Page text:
Sunday, March 11, 2007

The Truth

“Delta two twenty three, turn twenty degrees left, vectors for traffic.” I said something like that a million times when I was a controller. Maybe 10 million. I wasn’t counting. And 99.99% of the time the reply came back without hesitation, “Atlanta Center, Delta two twenty three turning twenty degrees left.” It’s so routine -- so ordinary -- that we often don’t think about the deeper implications behind it.

Pilots and their passengers trust air traffic controllers with their lives. It isn’t a completely blind trust on the pilot’s part. Pilots always pay attention to their situation and try to remain alert to any possible mistake a controller might make. But to a degree which most people couldn’t imagine in their daily lives, our relationship is based on trust.

Implicit in that trust is one truly simple concept; Controllers will speak the truth. Not half the truth. Not what we think is the truth. No shading of the truth. Controllers are expected to tell the clean, pure, you-can-bet-your-life-on-it truth.

This isn’t something that is taught in ATC school. You can look in the controller’s “bible” and you won’t find a dissertation on the subject. We don’t take an oath before we plug in our headsets, “I swear to tell the truth, the whole truth and nothing but the truth...”, everyday when we sit down to work. This is just something that “is”. It’s just understood. Our word is our bond.

As a matter of fact, I fully expect some controller somewhere will write me after reading this and say something to the effect of, “I never thought of it that way.” Which is part of the point. Young people don’t tend to think in these terms. It just “is”. The only controllers that talk about these things are old guys like me that think too much. (You might be pleasantly surprised how many of us there are, though.)

Imagine working in a place where speaking the plain, simple truth was a given. Can you ?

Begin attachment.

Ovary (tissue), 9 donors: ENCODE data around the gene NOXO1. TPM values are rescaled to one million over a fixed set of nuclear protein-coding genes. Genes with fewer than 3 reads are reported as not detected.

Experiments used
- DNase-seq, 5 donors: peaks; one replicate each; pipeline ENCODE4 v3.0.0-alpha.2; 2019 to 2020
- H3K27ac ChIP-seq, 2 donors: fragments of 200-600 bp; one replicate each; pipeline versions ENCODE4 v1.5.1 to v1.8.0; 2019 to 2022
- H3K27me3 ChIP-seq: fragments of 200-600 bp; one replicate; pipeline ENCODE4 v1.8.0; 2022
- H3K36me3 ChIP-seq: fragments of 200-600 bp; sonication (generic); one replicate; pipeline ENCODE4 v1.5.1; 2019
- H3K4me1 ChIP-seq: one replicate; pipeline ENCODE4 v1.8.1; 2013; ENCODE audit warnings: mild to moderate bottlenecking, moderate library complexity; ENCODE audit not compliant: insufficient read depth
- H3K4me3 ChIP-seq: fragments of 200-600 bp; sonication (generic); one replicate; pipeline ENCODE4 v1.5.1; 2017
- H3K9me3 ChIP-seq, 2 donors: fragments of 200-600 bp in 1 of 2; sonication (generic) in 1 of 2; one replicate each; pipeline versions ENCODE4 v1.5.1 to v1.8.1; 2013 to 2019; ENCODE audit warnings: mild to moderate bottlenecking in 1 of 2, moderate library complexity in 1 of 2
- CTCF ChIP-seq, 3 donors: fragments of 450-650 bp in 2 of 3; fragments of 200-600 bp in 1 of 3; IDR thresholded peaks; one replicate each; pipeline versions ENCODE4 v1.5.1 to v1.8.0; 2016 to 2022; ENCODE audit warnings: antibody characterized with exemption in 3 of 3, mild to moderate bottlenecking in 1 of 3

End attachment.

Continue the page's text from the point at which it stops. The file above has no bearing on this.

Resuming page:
If you’re the kind of reader that tries to think ahead you might be wondering where I’m going with all this. Well, here’s a curve ball for you. I’m not going anywhere at all. I decided a long time ago that honesty really is the best policy. I also found out it wasn’t simple. And it was hard. Aren’t most things in life that are worth doing ?

I think about truth a lot. Here are some random thoughts about the subject. Let them take you where they will.

Chiseled into the marble at the CIA’s headquarters is the inscription, “You Shall Know The Truth, And The Truth Shall Set You Free.” Spies. Deception. Lies. Yet they seek the truth.

Do you expect politicians to lie ? Could you handle the truth if they told it ? More to the point, would you reelect them if they told you the truth ? Jimmy Carter. Ronald Reagan. George H.W. Bush. Bill Clinton. George W. Bush. Tell the truth. Do you ? Could you ? Would you ?

In a truth-telling contest, who would you believe ? A politician or a controller ? A scientist or a business executive ? A reporter or a lawyer ?

It’s hard. But it’s worth it.

Don Brown
March 11, 2007

1 comment:

C Test 714 said...

Hi Don,

Was a fan when you wrote for AvWeb. Didn't know you had written anything since you quit the monthly column there.

I've flown a tiny bit in the flight levels and a lot in lower altitudes. Generally speaking, I would doubt or at least wonder if a government employee is telling the truth. But now that you mention it, I have rarely even considered whether a controller is.

That is, a USA controller. In my limited exposure to European or Indian controllers, I can say that their denied requests and issued restrictions brought that good old doubt in a government employee. There isn't a way to define why, but many times I just felt those were either just too lazy to grant a request or else too ready to emphasize who had power over the other.

So hats off to the USA controllers for earning that trust from the pilots.